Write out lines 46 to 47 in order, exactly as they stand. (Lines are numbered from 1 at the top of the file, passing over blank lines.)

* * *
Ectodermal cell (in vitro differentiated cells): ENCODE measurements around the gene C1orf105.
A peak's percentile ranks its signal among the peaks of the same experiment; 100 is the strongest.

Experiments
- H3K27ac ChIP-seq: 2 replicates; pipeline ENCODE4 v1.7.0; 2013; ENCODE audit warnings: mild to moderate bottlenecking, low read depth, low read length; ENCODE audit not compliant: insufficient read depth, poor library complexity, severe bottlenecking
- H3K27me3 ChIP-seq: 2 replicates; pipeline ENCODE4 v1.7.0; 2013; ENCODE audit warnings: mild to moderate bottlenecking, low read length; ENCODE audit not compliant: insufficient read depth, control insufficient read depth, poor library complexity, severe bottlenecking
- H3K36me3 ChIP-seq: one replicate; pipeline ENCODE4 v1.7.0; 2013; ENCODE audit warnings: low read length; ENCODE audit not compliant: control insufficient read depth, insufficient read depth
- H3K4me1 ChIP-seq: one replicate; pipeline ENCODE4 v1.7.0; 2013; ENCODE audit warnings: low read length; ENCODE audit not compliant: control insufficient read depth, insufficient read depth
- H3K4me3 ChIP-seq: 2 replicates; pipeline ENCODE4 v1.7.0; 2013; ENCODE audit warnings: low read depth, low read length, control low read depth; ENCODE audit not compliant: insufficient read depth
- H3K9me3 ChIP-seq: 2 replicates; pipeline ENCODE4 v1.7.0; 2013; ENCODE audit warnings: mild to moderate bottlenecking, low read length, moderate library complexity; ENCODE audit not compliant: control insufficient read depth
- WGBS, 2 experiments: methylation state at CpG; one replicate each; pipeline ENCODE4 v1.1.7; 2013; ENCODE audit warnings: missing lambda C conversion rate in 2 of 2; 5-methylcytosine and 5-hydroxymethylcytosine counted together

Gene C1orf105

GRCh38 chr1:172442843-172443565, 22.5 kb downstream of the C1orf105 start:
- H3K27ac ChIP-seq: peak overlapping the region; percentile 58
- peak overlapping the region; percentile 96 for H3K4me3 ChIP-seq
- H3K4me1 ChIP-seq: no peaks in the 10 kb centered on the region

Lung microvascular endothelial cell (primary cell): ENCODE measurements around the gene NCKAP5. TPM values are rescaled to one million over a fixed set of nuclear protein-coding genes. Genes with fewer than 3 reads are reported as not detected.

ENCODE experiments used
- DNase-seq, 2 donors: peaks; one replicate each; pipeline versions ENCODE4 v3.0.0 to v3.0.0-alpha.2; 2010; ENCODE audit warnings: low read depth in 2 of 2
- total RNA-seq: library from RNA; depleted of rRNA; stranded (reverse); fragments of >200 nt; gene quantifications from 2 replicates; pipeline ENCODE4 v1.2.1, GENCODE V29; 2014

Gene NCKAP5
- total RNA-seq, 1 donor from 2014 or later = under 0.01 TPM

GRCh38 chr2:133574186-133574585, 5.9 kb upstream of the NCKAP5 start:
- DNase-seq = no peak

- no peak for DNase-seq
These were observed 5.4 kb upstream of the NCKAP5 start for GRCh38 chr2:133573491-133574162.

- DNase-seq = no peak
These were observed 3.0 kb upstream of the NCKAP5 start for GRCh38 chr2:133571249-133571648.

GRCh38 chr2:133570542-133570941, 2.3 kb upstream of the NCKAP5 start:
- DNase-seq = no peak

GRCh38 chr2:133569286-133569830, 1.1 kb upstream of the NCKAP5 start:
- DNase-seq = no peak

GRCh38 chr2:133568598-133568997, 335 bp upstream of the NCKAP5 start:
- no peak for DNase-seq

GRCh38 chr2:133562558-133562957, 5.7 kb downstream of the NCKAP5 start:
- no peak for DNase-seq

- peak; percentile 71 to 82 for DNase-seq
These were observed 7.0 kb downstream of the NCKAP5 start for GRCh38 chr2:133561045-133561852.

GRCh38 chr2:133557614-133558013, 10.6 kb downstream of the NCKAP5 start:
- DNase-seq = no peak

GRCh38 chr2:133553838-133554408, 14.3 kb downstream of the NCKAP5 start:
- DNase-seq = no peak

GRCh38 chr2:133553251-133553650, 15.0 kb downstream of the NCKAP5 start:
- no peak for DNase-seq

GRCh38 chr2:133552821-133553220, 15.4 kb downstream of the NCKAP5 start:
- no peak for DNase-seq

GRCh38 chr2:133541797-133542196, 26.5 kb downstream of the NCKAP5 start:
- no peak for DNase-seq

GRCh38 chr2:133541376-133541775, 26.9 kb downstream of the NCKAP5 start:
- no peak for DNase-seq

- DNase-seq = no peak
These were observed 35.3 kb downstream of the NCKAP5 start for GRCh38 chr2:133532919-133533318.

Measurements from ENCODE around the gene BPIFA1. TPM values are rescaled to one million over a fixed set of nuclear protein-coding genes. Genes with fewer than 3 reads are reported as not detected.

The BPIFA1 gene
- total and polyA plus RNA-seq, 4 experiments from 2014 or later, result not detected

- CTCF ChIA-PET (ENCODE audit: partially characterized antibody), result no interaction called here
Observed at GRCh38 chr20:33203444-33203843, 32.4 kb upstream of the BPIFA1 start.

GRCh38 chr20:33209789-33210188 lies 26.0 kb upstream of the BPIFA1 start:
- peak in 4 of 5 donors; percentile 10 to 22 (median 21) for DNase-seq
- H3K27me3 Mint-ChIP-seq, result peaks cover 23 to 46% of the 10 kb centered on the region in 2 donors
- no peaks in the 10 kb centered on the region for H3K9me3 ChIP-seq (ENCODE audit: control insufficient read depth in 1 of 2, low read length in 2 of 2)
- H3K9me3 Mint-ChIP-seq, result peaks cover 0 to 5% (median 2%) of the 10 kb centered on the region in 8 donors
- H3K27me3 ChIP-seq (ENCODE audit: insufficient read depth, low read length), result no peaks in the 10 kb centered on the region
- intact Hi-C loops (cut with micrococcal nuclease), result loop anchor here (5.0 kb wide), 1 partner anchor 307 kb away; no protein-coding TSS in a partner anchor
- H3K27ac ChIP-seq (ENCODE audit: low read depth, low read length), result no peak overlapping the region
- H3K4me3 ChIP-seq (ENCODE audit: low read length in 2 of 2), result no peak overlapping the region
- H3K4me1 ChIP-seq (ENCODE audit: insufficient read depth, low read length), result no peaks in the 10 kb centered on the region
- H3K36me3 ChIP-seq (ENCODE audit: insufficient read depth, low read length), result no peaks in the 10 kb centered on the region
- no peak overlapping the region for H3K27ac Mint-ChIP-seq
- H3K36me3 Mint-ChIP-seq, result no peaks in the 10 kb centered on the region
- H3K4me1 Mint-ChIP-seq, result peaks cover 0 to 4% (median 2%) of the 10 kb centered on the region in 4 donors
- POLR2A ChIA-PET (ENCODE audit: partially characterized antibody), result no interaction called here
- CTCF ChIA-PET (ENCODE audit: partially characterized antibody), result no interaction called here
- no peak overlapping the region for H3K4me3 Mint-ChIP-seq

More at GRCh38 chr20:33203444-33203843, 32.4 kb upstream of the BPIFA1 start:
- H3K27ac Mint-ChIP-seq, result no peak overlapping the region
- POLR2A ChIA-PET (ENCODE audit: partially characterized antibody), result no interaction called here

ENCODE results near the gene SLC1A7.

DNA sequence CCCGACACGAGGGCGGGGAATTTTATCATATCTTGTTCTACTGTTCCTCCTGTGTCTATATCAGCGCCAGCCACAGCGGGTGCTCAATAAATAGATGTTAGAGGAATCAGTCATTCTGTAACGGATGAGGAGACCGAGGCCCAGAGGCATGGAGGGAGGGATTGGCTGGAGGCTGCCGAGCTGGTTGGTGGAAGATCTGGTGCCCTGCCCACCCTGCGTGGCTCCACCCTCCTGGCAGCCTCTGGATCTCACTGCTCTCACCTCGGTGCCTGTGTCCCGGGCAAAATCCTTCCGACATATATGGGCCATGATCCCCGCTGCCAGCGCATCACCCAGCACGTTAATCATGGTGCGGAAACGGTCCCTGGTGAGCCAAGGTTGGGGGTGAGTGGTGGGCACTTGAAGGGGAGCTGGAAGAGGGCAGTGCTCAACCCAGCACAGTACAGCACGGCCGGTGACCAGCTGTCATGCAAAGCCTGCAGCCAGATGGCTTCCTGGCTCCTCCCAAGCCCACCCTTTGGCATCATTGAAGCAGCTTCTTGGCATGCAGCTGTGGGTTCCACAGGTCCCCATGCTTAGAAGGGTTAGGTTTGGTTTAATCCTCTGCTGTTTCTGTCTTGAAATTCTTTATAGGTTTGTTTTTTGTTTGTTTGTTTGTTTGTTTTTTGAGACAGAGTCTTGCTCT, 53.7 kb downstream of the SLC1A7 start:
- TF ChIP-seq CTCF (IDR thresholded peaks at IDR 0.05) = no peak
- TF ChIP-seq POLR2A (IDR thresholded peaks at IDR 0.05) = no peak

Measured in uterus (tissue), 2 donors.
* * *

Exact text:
GRCh38 chr2:133541797-133542196, 26.5 kb downstream of the NCKAP5 start:
- no peak for DNase-seq